A press release from Hamish Scott who enabled this to happen:
“In a recent decision the Secretary of State for Culture, Media and Sport has agreed to extend the area to the south of Kingsland Castle motte that is protected as a scheduled monument. The protected site will now include the substantial ditch that runs southwest from the footpath gate leading to the Pinsley Brook along with what is thought be a medieval fish-pond.
The newly-scheduled earthwork is a very puzzling feature, which may account for why it was ignored in the original listing. It appears to be the remnant of a very large enclosure that may also have featured a stone wall, traces of which were found during an archaeological survey in 1988. The intriguing possibility is that this was the original site of Kingsland village in the 12th century, close by the castle yet outside its bounds. Or it may be older still, for early chronicles state that Merewald, king of the Magonsaete, had a palace at Kingsland and fishponds were must-have amenities for grand Saxon halls….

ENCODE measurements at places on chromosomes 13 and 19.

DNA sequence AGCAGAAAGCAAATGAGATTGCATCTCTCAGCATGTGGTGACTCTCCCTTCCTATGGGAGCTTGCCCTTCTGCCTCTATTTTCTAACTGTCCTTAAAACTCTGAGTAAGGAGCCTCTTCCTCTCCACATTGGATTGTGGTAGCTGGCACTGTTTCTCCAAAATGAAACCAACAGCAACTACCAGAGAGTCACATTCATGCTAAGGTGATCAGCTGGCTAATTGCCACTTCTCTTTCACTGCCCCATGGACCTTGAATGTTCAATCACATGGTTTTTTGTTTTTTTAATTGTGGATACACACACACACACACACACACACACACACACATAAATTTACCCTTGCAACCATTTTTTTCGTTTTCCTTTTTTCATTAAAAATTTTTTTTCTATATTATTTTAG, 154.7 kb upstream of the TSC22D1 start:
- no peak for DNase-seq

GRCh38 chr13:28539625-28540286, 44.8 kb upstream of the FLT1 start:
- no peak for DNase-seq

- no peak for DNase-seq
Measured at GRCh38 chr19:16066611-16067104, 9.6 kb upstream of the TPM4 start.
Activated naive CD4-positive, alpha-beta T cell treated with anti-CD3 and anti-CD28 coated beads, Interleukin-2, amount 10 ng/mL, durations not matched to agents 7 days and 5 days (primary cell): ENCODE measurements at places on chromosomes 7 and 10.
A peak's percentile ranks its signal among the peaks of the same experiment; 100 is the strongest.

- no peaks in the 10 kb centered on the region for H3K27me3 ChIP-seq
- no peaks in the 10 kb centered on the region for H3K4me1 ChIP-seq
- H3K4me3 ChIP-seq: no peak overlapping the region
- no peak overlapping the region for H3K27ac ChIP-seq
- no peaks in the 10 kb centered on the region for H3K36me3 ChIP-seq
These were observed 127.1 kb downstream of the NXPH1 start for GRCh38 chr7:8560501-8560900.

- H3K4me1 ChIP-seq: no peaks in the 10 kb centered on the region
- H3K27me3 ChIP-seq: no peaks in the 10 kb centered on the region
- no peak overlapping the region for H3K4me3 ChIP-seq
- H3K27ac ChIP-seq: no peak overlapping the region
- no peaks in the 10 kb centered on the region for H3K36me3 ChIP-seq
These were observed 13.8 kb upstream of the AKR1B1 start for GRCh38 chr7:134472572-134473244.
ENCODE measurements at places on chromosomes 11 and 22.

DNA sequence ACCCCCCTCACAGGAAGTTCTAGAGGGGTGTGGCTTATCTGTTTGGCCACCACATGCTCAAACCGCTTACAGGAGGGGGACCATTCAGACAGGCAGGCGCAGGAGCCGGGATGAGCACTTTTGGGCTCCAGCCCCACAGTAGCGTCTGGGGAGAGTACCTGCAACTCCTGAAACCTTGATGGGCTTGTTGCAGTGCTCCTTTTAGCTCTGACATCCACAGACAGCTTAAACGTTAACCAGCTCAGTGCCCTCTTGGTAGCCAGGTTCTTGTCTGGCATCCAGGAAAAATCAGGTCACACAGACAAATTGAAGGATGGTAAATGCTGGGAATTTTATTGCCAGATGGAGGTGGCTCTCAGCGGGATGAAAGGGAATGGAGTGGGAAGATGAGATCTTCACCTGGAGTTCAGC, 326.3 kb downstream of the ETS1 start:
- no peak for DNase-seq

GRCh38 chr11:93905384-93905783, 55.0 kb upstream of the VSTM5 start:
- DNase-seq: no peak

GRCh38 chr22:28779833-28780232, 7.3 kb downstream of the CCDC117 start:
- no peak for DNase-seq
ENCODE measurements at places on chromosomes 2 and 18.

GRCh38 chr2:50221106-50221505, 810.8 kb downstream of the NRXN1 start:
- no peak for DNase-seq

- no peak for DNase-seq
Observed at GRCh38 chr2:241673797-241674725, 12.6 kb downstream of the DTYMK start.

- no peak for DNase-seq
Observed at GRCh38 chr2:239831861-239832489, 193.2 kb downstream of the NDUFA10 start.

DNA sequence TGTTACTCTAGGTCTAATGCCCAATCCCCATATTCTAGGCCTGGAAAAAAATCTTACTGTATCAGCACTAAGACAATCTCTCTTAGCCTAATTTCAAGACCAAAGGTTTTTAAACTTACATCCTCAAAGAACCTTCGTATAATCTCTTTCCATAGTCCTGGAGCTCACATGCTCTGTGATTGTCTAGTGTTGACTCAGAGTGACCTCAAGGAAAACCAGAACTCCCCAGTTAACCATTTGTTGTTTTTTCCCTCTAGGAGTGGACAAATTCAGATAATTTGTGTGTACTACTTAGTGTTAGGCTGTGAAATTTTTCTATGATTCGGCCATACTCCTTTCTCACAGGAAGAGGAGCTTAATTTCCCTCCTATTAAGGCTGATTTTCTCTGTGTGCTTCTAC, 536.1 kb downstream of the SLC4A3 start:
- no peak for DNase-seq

Whatever the remains may represent they are pieces in the jigsaw of Kingsland’s long history; pieces that have yet to be slotted in their proper place. Where we are unusually fortunate is that these layers of archaeology are preserved on grassland that is now safe from ploughing or development. They raise questions that cannot yet be answered but will continue to rouse curiosity so that one day, perhaps the true facts will be found.
For official EH designation, report and a larger map please go to the Kingsland History page here:
A big thank you is due to Hamish Scott for making this happen